July 8, 2012; St. Louis, MO. USA; Miami Marlins relief pitcher Heath Bell (21) throws to a St. Louis Cardinals batter in the ninth inning at Busch Stadium. Bell blew the save and the Cardinals won 5-4. Mandatory Credit: Jeff Curry-US PRESSWIRE
Heath Bell blew another save today on the team's final game before the All-Star break, and it sounds like Miami Marlins manager Ozzie Guillen may be reaching his breaking point with regards to Bell's performance. In the post-game interview posted by Palm Beach Post's Joe Capozzi, Guillen starts off by expressing his frustration with the team's inability to live up to their expectations thus far. He then transfers to the Bell closer situation. The full interview is embedded below (you can skip to the Bell part here)
Here is a transcript of what Guillen said regarding Bell when prompted about he has stood behind Bell thus far this season.
I am, I am, I stand behind him. I stand behind him, but on the other hand, he got to be better than that. He is better than that. Is[sic] not get better, then I'll find a solution. I will find a solution, because is[sic] get tired to watch this, is very disappointing to watch this every day. And try to give this kid confidence, hopes, but you get to the point when, you know, we got to win some games. And games like that, it always hurt. And we've been hurting a lot. I have to make a decision, I have to make a solution, I will be drastic, I will do it. We're going to wait until the All-Star break and I'm going to pick who will be better out there to save close games. That's the bottom line, you can't do the job, we'll find somebody else to do the job.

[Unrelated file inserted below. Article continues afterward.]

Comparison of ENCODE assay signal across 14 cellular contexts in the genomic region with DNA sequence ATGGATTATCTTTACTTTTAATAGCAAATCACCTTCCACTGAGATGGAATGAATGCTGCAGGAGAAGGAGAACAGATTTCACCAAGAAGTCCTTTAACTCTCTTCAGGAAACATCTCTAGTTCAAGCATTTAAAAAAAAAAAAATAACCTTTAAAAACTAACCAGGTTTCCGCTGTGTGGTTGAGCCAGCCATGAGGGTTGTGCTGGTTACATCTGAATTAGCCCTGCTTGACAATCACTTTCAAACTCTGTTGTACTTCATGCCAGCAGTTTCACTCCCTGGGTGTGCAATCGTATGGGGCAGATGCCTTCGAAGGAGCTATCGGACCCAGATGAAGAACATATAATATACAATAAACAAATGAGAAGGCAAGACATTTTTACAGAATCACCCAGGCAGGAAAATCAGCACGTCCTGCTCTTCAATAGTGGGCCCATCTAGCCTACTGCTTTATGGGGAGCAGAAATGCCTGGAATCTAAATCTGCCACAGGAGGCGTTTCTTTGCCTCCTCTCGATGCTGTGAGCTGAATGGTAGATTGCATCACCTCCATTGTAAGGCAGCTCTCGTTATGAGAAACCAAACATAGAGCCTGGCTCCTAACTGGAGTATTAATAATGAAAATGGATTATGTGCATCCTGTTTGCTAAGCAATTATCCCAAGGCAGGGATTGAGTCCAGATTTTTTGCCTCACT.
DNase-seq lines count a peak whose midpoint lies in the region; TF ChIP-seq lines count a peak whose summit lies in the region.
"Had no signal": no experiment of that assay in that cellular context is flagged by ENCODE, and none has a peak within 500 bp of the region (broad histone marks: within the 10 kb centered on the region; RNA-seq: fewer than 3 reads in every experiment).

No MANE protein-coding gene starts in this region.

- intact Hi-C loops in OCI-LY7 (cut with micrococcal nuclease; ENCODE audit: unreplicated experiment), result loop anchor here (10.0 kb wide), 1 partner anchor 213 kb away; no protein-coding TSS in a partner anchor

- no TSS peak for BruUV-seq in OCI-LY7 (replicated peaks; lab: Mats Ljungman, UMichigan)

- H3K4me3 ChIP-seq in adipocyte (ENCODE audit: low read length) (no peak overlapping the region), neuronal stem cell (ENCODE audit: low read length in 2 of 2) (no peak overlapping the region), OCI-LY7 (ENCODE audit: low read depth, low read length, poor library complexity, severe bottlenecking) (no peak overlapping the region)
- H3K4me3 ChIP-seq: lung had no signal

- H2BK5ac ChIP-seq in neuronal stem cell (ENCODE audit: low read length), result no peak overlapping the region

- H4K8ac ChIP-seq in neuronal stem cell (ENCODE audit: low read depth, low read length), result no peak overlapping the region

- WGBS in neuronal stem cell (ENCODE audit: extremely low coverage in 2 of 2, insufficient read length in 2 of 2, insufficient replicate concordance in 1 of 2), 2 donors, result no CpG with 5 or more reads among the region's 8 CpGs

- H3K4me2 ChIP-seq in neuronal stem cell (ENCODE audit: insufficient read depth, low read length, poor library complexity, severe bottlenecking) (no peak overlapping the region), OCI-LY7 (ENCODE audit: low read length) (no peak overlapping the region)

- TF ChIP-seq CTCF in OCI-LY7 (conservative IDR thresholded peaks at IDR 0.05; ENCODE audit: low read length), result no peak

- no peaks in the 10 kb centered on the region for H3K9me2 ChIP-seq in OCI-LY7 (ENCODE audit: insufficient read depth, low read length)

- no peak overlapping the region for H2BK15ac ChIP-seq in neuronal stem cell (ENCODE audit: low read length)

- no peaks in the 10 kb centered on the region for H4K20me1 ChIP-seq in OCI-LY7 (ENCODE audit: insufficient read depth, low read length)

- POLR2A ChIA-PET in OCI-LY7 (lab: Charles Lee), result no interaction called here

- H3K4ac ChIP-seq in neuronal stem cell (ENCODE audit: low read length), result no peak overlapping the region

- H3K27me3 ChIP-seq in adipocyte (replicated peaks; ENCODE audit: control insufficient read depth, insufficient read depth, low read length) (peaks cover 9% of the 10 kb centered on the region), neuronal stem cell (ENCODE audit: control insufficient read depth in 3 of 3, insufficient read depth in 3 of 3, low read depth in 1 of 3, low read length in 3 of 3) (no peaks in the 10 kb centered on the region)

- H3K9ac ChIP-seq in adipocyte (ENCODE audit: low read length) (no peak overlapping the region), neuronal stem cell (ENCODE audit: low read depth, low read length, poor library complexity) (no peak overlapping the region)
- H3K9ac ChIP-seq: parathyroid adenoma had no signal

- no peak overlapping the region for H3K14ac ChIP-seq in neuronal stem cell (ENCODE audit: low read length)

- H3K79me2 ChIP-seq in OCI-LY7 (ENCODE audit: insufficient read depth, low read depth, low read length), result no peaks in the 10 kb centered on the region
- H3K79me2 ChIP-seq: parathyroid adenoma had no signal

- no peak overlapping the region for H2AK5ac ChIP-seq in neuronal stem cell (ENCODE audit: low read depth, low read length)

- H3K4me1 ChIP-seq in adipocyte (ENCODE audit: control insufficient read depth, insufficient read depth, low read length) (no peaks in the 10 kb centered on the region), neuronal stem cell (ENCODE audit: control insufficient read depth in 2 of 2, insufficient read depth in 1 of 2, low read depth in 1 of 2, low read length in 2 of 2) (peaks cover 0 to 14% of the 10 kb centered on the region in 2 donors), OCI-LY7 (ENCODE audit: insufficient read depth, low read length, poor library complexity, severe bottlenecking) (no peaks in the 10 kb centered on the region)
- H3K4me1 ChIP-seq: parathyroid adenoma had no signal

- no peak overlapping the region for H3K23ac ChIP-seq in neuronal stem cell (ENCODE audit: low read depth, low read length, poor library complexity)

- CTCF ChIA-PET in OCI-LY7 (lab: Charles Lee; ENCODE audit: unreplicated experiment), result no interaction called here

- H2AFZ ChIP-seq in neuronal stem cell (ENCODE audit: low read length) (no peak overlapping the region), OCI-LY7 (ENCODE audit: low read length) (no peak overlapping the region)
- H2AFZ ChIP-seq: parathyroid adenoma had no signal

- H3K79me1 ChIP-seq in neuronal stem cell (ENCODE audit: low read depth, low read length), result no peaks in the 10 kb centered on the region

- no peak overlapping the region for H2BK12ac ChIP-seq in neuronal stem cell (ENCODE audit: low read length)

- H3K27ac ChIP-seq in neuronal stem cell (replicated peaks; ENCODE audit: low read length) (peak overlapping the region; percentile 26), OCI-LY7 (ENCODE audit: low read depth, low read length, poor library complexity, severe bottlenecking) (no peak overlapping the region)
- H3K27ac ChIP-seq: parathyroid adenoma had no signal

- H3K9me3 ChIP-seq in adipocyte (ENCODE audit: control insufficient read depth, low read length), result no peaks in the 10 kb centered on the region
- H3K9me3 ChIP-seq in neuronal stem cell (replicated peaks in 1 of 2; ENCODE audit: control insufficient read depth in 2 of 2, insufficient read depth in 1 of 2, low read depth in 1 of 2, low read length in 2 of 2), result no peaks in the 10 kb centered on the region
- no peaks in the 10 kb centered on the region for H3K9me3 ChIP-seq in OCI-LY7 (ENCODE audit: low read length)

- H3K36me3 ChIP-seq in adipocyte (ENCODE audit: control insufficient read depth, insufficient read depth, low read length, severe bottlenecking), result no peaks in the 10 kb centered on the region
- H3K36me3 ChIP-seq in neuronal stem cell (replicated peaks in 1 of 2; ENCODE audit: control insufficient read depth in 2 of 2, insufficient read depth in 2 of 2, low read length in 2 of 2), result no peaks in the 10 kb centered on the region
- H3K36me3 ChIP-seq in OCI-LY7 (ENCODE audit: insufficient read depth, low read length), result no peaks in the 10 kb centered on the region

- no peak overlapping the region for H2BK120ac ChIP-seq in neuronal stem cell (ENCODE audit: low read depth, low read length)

These comments heavily imply that Bell may not be the closer coming out of the All-Star break when the Marlins start things up again on Friday against the Washington Nationals. Guillen said that the decision could be "drastic," but earlier in this season, Bell looked worse than he did today and the Marlins let him slide mostly. If you will recall, he "lost" the closer job prior to the series with the Cleveland Indians in mid-May, only to pitch one inning outside of the ninth and return to the closer job the night after. In that "demotion," he missed one save opportunity.
The truth is the team does not need to do anything drastic so much as they should do some thing logical.Unlike position players, who require the sort of playing time to break out slumps that would not be available to struggling players, relievers have a natural scale of importance in the majors. Position players like Gaby Sanchez who need to work on their swings with playing time naturally get demoted to get that time. But for relievers, it is much easier to find "less important" innings and opportunities to work and tinker while still contributing to the team. Bell can simply be moved back to the seventh inning and be pulled at any sign of trouble if the team really wants him to work through his problems. Meanwhile, the club can employ Steve Cishek or a combination of lefties and righties available at the time to close out ninth innings in close games.
Unfortunately, the position of "the closer" is not seen as a role but rather as a true position, and it seems teams like the Marlins still feel relievers need "experience" to manage the threatening waters of the ninth inning. So rather than thrust an inexperienced but good performer in Cishek in a temporary role in order to observe Bell in less critical outings, the Marlins have asked Bell to work through his problems in the ninth, when the game is at its most important. So far, he has shown glimpses, but in his last few outings he still relapsed back to the Bell of earlier in the year.
At the very least, it sounds like Guillen is ready to do what I mentioned above now after Bell's latest debacle. It remains to be seen whether Bell's problems are mechanical and fixable or simply a trend from his worst season last year to an even worse campaign in 2012.